Gecko gripper

NASA Technology Meets Manufacturing

Aug. 28, 2018
Gripping without chemical adhesives or vacuums, the future of automation is out of this world.

Scientists have been researching for years how to mimic Vander Waals forces to climb and grip smooth surfaces effortlessly like a Gecko. Recently, Danish manufacturer OnRobot released a gripper that uses this technology for industrial application of innovative NASA technology.

With up to 125 N, the four Gecko pads gains maximum gripping force. The Payload will vary per application, as surface roughness and contamination will affect it. However, in ideal conditions it can lift about 9 lb with a safety factor of two.

Since the gripping surfaces’ functionality diminishes with increasing contamination of their fine microstructures, OnRobot has developed a special self-cleaning mechanism. It is integrated under the four gripping surfaces and ensures a long-lasting use of the fibers. The technology combines piezoelectric ultrasound with an electrostatic process. Within 15 sec., it can compensate for a contamination-related loss of adhesion of 10%. Repeated cleaning and contact cleaning can then restore 99% of the original adhesive strength.

There are other features, such as a proximity sensor for feedback. Programmers can keep robot arms operating the gripper at full speed, up to a suggested 2 in. above a work piece. In the case of cobots, if a worker bumps into the machine, feedback can sense whether the piece was dropped, and the cobot can be programmed accordingly for these situations. And this gripper wasn’t developed only with cobots such as Universal Robots in mind: The standard interface makes it easy to integrate with other robotic arms such as Fanuc, Kuka, and Kawasaki.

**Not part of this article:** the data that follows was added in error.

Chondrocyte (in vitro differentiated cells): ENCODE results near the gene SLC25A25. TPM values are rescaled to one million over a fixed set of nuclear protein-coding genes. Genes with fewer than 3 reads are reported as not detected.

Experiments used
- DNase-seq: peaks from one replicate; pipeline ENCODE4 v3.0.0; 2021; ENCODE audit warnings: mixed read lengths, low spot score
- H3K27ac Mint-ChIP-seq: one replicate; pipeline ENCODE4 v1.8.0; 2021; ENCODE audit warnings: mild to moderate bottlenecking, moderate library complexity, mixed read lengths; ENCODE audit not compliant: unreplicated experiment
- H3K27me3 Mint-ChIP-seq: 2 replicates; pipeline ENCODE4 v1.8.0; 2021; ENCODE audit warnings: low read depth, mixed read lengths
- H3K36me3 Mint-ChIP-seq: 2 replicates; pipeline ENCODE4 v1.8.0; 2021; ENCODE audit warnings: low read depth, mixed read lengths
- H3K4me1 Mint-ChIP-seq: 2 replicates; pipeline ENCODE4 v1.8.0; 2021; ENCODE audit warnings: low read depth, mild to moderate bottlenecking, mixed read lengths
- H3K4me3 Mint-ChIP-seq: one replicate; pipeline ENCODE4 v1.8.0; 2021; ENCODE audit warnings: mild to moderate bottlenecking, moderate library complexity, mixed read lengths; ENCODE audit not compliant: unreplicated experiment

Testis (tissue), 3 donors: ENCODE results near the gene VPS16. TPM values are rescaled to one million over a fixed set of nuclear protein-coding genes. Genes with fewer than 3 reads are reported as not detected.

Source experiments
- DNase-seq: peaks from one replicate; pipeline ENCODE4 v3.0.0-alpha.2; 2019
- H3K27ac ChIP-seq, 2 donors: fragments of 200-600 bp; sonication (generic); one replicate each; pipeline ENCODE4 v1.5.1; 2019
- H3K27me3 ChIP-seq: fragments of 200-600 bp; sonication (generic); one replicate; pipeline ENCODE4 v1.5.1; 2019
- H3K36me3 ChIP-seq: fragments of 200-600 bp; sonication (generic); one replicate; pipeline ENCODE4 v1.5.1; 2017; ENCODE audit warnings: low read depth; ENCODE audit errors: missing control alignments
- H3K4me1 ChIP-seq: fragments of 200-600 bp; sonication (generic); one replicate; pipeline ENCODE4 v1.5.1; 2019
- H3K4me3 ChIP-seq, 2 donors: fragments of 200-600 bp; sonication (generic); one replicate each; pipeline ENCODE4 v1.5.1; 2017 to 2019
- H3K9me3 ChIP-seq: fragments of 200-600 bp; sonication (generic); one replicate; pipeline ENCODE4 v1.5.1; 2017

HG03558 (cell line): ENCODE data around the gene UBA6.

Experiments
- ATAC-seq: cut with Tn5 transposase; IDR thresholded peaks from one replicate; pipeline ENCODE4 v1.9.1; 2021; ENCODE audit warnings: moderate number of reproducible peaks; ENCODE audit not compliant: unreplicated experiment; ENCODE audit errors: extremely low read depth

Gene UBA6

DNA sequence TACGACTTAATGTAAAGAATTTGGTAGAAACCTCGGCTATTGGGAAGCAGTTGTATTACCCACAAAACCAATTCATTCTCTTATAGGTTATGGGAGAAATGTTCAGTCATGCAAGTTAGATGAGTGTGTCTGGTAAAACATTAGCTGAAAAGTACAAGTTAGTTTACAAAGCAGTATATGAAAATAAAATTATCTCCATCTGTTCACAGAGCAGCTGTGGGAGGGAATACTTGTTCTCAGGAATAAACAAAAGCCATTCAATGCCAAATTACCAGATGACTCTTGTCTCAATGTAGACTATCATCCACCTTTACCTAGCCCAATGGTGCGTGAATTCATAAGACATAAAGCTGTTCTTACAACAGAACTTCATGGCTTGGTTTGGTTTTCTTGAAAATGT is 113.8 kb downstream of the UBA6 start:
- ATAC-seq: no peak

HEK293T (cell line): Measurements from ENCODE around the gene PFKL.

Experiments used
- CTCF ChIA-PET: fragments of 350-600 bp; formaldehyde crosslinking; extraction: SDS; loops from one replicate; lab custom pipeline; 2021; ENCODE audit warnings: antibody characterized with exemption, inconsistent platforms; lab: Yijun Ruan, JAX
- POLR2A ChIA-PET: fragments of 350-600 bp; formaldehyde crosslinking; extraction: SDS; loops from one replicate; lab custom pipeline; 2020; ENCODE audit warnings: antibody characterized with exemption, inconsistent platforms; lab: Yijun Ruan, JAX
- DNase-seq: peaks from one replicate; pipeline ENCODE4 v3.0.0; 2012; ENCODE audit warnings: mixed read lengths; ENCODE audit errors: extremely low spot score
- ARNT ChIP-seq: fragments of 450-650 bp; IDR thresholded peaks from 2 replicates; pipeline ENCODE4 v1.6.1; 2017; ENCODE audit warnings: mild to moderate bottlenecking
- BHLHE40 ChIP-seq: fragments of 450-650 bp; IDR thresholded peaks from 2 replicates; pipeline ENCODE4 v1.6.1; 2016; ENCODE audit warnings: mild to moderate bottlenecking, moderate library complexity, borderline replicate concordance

About the Author

Jeff Kerns | Technology Editor

Studying mechanical engineering at Rochester Institute of Technology (RIT), he worked in the Polymer Research Lab. Utilizing RIT’s co-op program Jeff worked for two aerospace companies focusing on drafting, quality, and manufacturing for aerospace fasteners and metallurgy. He also studied abroad living in Dubrovnik, Croatia. After college, he became a commissioning engineer, traveling the world working on precision rotary equipment. Then he attended a few masters courses at the local college, and helped an automation company build equipment.

Growing up in Lancaster County, PA he always liked to tinker, build, and invent. He is ecstatic to be at Machine Design Magazine in New York City and looks forward to producing valuable information in the mechanical industry. 

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